BRIDGEPORT, Conn.—For decades, officials here have searched for an economic engine to turn around this once-booming industrial city.
They pursued several waterfront casinos, hoping one would prove a job-making jackpot, but none has yet panned out. They took a swing at a minor-league baseball stadium. They built it, but the city’s success didn’t come.
Now an offshore wind venture is seen as a savior. Developer Vineyard Wind has pledged to invest $890 million in Bridgeport, Conn., create thousands of jobs and return the state’s largest city to its heyday.
A similar, if smaller, plan is being negotiated with a separate wind-farm developer in New London, Conn., which is about an hour drive from Bridgeport.
“This is going to drive opportunity for Connecticut and the two deep water ports that we are blessed to have, Bridgeport and New London,” Katie Dykes, commissioner of the Department of Energy & Environmental Protection, or DEEP, said in an interview. “We expect that by moving quickly we can ensure that the initial investment is anchored here in our state so that we will be a leader in offshore wind.”
Vineyard Wind, a Massachusetts-based company owned by Avangrid Renewables and Copenhagen Infrastructure Partners, won a 20-year state contract in December to provide 14% of the state’s electricity, or enough to power 400,000 homes with renewable energy. Its winning bid included agreements to use cable from a manufacturer that has been in the region since 1854 and employ a statewide high-tech manufacturing group to train workers. Vineyard Wind also agreed to work with the parent company of the Bridgeport & Port Jefferson Steamboat Company to develop a decaying 18-acre waterfront site called Barnum Landing into an operations and maintenance facility.
“Park City Wind will transform a long dormant property into a hub for 21st century jobs and create significant economic activity for the City of Bridgeport and surrounding areas throughout the development, construction, and operation of the project,” said Lars T. Pedersen, CEO of Vineyard Wind.
Katherine Mamed, program coordinator for Building Pathways Connecticut, which offers apprenticeship-readiness classes for 14 trade unions, said the wind venture could reduce Bridgeport’s 6% unemployment rate.
“We are really excited to work with the wind industry in Bridgeport because it is an area that is underserved,” Ms. Mamed said. “People there often don’t have a conduit into middle-class jobs.”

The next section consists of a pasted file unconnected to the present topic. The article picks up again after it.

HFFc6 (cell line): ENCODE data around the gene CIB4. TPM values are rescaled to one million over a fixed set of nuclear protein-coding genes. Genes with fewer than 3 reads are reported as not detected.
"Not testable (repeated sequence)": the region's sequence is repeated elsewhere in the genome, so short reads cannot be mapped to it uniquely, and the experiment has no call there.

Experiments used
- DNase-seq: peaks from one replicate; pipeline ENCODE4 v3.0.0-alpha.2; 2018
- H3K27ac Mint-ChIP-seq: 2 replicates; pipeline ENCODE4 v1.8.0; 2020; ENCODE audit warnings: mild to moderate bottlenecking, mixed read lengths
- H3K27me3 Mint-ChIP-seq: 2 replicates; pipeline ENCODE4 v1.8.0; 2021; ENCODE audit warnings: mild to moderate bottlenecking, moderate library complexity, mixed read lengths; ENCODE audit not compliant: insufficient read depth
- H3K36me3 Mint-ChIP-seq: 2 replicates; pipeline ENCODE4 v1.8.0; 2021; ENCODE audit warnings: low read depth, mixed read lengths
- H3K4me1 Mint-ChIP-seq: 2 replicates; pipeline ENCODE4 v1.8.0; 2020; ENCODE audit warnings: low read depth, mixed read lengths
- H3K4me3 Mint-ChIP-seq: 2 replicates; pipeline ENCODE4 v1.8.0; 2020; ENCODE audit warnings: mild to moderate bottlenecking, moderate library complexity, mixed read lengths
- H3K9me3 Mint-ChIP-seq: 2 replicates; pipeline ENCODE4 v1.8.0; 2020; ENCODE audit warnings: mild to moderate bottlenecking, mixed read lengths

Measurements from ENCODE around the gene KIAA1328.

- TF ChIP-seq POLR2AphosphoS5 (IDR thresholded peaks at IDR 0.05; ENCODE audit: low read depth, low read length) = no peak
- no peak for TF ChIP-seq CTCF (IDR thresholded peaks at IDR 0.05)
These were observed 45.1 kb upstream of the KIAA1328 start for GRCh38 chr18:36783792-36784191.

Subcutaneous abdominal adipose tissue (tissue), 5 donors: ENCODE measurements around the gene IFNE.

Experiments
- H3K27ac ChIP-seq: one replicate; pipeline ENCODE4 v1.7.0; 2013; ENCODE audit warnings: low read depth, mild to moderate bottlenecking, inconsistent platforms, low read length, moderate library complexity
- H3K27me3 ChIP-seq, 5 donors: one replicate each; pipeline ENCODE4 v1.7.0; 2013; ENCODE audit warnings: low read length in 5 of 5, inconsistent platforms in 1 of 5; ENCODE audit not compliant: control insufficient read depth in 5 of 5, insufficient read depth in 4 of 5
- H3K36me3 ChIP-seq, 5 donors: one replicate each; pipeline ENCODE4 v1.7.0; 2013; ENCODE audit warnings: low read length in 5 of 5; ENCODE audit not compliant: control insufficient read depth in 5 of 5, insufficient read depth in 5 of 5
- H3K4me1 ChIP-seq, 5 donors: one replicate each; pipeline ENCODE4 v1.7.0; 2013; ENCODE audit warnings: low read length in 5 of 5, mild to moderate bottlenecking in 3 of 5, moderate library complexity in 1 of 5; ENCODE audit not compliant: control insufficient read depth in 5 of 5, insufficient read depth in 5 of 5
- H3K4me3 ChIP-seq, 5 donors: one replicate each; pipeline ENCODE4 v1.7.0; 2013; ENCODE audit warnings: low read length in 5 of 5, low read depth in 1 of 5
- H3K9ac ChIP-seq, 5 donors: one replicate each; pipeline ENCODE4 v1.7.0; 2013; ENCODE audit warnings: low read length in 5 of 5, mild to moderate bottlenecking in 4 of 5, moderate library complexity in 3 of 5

A city of 150,000 with a nearly 21% poverty rate, Bridgeport has had its share of misfires.
President Donald Trump came to town in the 1990s, offering a glittering casino packed with jobs, but the state didn’t approve a Bridgeport casino. Then, a minor league baseball team—the Bridgeport Bluefish—was hailed as the needed catalyst. After 20 years of sluggish growth, the team departed in 2017. That year, MGM Resorts International promised to build a $675 million casino on the Bridgeport Harbor. Trade unions rallied in support, hoping for the promised 7,000 Bridgeport jobs. MGM would need state approval for a Bridgeport casino, as would a competing bid from the two sovereign tribal nations that already run casinos on reservations in the state. They are still waiting.
MGM spokesman Bernard Kavaler said in an interview: “A competitive process is in the state’s best interest.” The Trump Organization declined to comment and a message left for Frank Bolton, the former owner of the Bluefish, wasn’t returned.
The wind project is different, said David Kooris, chairman of the Connecticut Port Authority.
“This is not a pipe dream,” said Mr. Kooris, who once served as economic development director for Bridgeport. “Because of DEEP’s award of the 800 megawatts, there will be offshore-wind activity at the port, but the magnitude will be determined by a variety of factors still being negotiated.”
The state’s clean energy goal requires 2,000 megawatts from wind power by 2030.
Revolution Wind, a joint venture of Danish wind giant Orsted and the Connecticut-based utility Eversource, won state bids to provide 300 MW. The company plans to join with the state on a nearly $100 million project to redevelop the State Pier in New London. That pier would serve as the New London assembly and installation hub for the massive turbines, said Francis Slingsby, Orsted’s head of strategic partnerships.
“It’s a great facility in terms of geography,” Mr. Slingsby said. “It’s only 70 nautical miles from our lease areas and that means you’ve got less days at sea for these very expensive, installation vessels.”
Revolution Wind’s turbines will be in the Rhode Island Sound while Vineyard Wind’s turbines will sit 15 miles off Martha’s Vineyard.
There are still obstacles to overcome before electricity can flow.
Vineyard Wind was expecting final approval for an 800-MW project in Massachusetts when, in August, the U.S. Bureau of Ocean Energy Management required the company to complete an additional study analyzing the cumulative impact of wind farms. The timeline is now unclear.
Then there is the fact that the Bridgeport Harbor hasn’t been dredged since 1964 and some of its channels have silted in. The Vineyard Wind project can operate without dredging, Kooris said, but the harbor will eventually need to be dredged by the U.S. Army Corps of Engineers.
“There is great potential here in Bridgeport,” said Justin C. Ballotte, operations manager for the Bridgeport & Port Jefferson Steamboat Company, who noted that new retail and dining destinations along the harbor are drawing more interest in the area. “Increased operation in the harbor only makes the argument for dredging stronger.”